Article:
From Gregorian chant to Bach's Brandenburg Concerti, the music of the Medieval, Renaissance, and Baroque periods is both beautiful and intriguing, expanding our horizons as it nourishes our souls. In this Very Short Introduction, Thomas Forrest Kelly provides not only a compact overview of the music itself, but also a lively look at the many attempts over the last two centuries to revive it. Kelly shows that the early-music revival has long been grounded in the idea of spontaneity, of excitement, and of recapturing experiences otherwise lost to us--either the rediscovery of little-known repertories or the recovery of lost performing styles, with the conviction that, with the right performance, the music will come to life anew. Blending musical and social history, he shows how the Early Music movement in the 1960s took on political overtones, fueled by a rebellion against received wisdom and enforced conformity. Kelly also discusses ongoing debates about authenticity, the desirability of period instruments, and the relationship of mainstream opera companies and symphony orchestras to music that they often ignore, or play in modern fashion.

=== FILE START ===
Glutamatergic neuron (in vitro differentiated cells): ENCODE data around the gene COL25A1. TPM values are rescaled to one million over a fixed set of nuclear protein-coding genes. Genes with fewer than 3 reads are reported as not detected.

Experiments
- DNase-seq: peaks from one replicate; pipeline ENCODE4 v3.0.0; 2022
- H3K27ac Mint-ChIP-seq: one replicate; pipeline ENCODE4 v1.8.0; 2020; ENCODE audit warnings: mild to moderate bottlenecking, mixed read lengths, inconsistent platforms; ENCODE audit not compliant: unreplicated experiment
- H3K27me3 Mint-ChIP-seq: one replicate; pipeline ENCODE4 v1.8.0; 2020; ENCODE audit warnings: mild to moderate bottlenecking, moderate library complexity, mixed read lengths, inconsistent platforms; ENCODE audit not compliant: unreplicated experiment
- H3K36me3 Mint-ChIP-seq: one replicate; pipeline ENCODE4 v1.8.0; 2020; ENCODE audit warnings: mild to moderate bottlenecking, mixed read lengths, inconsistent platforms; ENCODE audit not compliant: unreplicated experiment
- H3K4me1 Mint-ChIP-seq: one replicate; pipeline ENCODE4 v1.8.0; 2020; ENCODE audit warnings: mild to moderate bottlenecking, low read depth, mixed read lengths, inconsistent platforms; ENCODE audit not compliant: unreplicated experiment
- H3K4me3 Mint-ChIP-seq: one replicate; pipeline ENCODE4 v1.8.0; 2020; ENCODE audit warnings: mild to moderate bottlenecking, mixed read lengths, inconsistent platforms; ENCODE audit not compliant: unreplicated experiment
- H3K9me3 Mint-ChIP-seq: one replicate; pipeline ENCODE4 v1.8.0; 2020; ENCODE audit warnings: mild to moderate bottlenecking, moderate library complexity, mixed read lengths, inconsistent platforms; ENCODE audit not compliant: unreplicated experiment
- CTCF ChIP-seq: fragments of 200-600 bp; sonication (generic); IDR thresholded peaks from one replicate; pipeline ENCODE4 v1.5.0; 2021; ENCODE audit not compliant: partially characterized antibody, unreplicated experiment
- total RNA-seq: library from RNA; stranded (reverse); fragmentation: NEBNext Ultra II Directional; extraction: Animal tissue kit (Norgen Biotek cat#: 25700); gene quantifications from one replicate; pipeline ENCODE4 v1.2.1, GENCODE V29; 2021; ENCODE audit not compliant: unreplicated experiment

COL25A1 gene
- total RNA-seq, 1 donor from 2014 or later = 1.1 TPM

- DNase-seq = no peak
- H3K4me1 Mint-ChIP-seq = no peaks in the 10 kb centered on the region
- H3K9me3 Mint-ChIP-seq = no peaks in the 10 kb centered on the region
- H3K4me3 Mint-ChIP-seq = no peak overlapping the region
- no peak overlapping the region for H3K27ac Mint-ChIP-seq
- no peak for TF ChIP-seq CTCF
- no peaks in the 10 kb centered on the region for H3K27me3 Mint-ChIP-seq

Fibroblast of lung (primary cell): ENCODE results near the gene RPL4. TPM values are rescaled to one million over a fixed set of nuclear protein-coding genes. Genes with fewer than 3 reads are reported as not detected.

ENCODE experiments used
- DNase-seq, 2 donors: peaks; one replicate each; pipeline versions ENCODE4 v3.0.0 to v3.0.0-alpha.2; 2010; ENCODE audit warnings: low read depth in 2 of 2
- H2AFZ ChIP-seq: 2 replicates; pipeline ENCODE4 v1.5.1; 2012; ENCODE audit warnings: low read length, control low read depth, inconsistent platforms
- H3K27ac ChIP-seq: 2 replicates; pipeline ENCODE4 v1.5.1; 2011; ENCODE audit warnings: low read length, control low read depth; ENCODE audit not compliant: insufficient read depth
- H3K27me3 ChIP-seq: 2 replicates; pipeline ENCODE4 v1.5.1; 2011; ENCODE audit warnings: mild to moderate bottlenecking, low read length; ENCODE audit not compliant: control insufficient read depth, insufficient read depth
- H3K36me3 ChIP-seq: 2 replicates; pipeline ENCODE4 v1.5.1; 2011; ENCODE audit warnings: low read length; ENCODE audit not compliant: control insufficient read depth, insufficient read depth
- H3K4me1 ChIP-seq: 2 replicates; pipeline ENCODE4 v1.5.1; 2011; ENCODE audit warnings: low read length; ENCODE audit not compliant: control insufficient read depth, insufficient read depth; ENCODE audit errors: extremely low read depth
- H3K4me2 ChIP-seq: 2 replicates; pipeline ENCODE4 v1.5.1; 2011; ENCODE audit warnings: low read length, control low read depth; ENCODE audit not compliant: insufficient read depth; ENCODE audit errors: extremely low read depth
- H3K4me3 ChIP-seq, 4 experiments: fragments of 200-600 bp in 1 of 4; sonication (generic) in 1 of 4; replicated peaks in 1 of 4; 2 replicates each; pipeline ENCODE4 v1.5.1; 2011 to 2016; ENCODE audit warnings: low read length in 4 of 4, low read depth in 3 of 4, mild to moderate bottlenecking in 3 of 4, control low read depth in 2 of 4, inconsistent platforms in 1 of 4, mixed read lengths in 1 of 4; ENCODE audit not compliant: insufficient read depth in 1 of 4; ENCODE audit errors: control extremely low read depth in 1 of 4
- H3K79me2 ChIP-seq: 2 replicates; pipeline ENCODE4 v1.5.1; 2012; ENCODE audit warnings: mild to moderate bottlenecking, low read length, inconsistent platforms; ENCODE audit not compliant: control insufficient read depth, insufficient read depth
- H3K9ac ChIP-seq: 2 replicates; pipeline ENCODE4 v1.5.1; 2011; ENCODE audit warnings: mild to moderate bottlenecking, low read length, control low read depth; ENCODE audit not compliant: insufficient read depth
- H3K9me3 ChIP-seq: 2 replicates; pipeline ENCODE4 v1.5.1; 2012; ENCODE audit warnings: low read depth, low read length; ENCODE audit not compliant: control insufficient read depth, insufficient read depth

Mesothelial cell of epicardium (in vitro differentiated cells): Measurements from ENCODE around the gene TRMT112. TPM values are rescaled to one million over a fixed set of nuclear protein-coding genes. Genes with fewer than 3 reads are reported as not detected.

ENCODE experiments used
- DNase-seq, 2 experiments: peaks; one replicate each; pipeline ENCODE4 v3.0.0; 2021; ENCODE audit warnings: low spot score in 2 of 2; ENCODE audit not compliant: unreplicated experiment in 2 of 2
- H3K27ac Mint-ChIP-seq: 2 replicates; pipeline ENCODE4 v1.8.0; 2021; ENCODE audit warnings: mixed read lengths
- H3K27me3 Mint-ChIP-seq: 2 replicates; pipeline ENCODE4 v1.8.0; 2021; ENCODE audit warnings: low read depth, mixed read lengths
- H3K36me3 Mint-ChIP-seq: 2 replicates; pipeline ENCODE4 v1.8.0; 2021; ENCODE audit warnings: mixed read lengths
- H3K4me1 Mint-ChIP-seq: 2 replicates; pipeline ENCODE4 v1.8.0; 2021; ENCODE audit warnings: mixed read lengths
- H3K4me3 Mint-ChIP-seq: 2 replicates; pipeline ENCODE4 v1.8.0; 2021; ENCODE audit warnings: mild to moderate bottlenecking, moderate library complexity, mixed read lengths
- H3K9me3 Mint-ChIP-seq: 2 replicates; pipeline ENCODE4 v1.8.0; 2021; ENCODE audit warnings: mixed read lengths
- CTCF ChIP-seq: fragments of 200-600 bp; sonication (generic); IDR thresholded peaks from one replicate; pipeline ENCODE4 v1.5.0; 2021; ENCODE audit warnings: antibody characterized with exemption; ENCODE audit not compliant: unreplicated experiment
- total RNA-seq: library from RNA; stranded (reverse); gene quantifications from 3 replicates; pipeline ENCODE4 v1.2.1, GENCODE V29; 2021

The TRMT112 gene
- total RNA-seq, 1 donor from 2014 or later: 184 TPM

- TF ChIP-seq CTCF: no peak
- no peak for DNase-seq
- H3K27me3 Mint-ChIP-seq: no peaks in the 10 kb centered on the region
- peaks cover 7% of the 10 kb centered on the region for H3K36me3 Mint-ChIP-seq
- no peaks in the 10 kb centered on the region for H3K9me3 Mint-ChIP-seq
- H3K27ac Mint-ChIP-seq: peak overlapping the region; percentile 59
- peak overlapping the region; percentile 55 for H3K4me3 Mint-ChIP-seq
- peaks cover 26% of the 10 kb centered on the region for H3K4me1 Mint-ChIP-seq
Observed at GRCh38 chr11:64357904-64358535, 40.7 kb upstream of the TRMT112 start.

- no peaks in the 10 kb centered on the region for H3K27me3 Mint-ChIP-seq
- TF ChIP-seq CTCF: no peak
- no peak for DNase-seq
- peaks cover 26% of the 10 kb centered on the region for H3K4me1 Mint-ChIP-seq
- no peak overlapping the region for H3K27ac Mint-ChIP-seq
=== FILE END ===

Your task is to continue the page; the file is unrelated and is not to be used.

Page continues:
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©2011 Thomas Forrest Kelly (P)2013 Audible, Inc.
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On the whole, this is a good introduction to early music. It's not quite what I expected, however. I went into this with the definition of early music being limited to the Medieval and Renaissance eras, and while this book did encompass that, it also included Baroque. And that would be even better, save for the fact that most of the material herein was about the Baroque, and thus not the reason for me picking it up in the first place. Still, nothing wasted in that regard. The lessons can be applied all around. The ideas presented here regarding the recreation of early music are fascinating and complex. Once you wrap your head around it, it'll change the way you listen to and appreciate music of any kind. That alone makes this title worth it in my mind.
Anyone coming to this topic with no background and truly looking for an introduction should probably be aware that the information herein comes rapid fire. Vocabulary is defined, but once an idea is introduced, it's assumed you know it, and information is built from there. Newcomers will probably want a print version of this for that reason, and for the reason that the end of the book comes with a rather hefty list of bands, ensembles, and recording labels.
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